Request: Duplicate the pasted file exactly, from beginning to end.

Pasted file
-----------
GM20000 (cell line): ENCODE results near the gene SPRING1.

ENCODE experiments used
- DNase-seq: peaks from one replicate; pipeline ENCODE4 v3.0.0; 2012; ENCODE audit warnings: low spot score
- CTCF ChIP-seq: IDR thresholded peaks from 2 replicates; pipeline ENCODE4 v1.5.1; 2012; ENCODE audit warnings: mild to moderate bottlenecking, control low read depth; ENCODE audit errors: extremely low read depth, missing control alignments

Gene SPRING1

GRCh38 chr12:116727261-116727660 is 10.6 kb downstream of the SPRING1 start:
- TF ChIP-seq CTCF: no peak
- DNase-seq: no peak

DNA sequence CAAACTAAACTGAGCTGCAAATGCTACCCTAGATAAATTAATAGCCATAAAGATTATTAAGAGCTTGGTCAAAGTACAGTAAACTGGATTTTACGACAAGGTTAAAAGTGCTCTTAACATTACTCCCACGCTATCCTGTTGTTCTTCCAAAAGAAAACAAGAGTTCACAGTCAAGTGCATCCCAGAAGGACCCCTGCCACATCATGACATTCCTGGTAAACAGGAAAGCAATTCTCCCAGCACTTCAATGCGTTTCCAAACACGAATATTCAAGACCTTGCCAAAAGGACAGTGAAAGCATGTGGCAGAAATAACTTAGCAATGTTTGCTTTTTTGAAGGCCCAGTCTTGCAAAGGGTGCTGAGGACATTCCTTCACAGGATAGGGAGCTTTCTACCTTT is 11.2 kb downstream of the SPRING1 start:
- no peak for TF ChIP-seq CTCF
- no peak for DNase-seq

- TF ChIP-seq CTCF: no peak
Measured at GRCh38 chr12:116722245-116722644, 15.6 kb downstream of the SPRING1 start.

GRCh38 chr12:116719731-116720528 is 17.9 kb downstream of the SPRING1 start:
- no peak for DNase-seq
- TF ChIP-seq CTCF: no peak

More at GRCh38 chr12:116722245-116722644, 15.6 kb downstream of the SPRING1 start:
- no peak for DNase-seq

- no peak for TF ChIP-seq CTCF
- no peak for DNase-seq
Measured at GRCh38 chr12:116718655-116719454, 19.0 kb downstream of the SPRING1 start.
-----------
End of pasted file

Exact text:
GM20000 (cell line): ENCODE results near the gene SPRING1.

ENCODE experiments used
- DNase-seq: peaks from one replicate; pipeline ENCODE4 v3.0.0; 2012; ENCODE audit warnings: low spot score
- CTCF ChIP-seq: IDR thresholded peaks from 2 replicates; pipeline ENCODE4 v1.5.1; 2012; ENCODE audit warnings: mild to moderate bottlenecking, control low read depth; ENCODE audit errors: extremely low read depth, missing control alignments

Gene SPRING1

GRCh38 chr12:116727261-116727660 is 10.6 kb downstream of the SPRING1 start:
- TF ChIP-seq CTCF: no peak
- DNase-seq: no peak

DNA sequence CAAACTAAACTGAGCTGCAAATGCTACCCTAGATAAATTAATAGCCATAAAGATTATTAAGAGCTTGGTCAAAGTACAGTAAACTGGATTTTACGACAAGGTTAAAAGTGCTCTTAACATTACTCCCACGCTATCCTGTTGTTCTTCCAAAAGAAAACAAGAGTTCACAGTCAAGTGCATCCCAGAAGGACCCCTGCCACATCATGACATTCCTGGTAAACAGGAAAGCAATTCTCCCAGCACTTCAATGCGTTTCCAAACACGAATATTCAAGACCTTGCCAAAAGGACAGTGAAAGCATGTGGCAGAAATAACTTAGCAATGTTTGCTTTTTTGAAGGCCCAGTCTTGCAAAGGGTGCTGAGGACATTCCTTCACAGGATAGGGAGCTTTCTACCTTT is 11.2 kb downstream of the SPRING1 start:
- no peak for TF ChIP-seq CTCF
- no peak for DNase-seq

- TF ChIP-seq CTCF: no peak
Measured at GRCh38 chr12:116722245-116722644, 15.6 kb downstream of the SPRING1 start.

GRCh38 chr12:116719731-116720528 is 17.9 kb downstream of the SPRING1 start:
- no peak for DNase-seq
- TF ChIP-seq CTCF: no peak

More at GRCh38 chr12:116722245-116722644, 15.6 kb downstream of the SPRING1 start:
- no peak for DNase-seq

- no peak for TF ChIP-seq CTCF
- no peak for DNase-seq
Measured at GRCh38 chr12:116718655-116719454, 19.0 kb downstream of the SPRING1 start.